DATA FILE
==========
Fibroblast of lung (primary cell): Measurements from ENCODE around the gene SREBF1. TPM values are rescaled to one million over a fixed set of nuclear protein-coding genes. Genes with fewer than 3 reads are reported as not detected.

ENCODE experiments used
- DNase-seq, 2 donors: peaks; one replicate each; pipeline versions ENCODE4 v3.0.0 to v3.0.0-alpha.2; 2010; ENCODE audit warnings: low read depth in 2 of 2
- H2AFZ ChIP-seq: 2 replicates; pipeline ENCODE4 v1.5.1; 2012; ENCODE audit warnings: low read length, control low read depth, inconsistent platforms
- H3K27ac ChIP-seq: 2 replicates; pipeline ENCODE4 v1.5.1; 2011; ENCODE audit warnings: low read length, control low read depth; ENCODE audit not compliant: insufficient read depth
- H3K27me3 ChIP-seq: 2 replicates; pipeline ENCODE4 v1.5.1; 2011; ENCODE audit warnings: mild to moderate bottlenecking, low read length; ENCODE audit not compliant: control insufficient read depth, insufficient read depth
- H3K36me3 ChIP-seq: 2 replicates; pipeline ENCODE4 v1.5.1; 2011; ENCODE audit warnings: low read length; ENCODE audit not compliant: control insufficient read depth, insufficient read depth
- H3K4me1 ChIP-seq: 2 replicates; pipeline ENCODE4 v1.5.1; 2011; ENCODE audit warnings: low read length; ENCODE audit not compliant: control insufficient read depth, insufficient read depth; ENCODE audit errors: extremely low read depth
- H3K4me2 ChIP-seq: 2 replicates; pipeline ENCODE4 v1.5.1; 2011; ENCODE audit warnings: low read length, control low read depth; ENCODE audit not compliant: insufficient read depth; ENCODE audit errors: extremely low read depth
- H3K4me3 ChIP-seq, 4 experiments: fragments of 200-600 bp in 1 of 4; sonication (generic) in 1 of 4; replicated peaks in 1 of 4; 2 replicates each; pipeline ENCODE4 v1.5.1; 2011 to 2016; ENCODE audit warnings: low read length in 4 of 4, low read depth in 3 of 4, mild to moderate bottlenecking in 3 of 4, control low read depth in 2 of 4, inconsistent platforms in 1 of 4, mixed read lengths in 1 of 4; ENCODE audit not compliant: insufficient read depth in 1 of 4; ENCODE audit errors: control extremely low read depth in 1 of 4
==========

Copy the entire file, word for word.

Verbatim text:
Fibroblast of lung (primary cell): Measurements from ENCODE around the gene SREBF1. TPM values are rescaled to one million over a fixed set of nuclear protein-coding genes. Genes with fewer than 3 reads are reported as not detected.

ENCODE experiments used
- DNase-seq, 2 donors: peaks; one replicate each; pipeline versions ENCODE4 v3.0.0 to v3.0.0-alpha.2; 2010; ENCODE audit warnings: low read depth in 2 of 2
- H2AFZ ChIP-seq: 2 replicates; pipeline ENCODE4 v1.5.1; 2012; ENCODE audit warnings: low read length, control low read depth, inconsistent platforms
- H3K27ac ChIP-seq: 2 replicates; pipeline ENCODE4 v1.5.1; 2011; ENCODE audit warnings: low read length, control low read depth; ENCODE audit not compliant: insufficient read depth
- H3K27me3 ChIP-seq: 2 replicates; pipeline ENCODE4 v1.5.1; 2011; ENCODE audit warnings: mild to moderate bottlenecking, low read length; ENCODE audit not compliant: control insufficient read depth, insufficient read depth
- H3K36me3 ChIP-seq: 2 replicates; pipeline ENCODE4 v1.5.1; 2011; ENCODE audit warnings: low read length; ENCODE audit not compliant: control insufficient read depth, insufficient read depth
- H3K4me1 ChIP-seq: 2 replicates; pipeline ENCODE4 v1.5.1; 2011; ENCODE audit warnings: low read length; ENCODE audit not compliant: control insufficient read depth, insufficient read depth; ENCODE audit errors: extremely low read depth
- H3K4me2 ChIP-seq: 2 replicates; pipeline ENCODE4 v1.5.1; 2011; ENCODE audit warnings: low read length, control low read depth; ENCODE audit not compliant: insufficient read depth; ENCODE audit errors: extremely low read depth
- H3K4me3 ChIP-seq, 4 experiments: fragments of 200-600 bp in 1 of 4; sonication (generic) in 1 of 4; replicated peaks in 1 of 4; 2 replicates each; pipeline ENCODE4 v1.5.1; 2011 to 2016; ENCODE audit warnings: low read length in 4 of 4, low read depth in 3 of 4, mild to moderate bottlenecking in 3 of 4, control low read depth in 2 of 4, inconsistent platforms in 1 of 4, mixed read lengths in 1 of 4; ENCODE audit not compliant: insufficient read depth in 1 of 4; ENCODE audit errors: control extremely low read depth in 1 of 4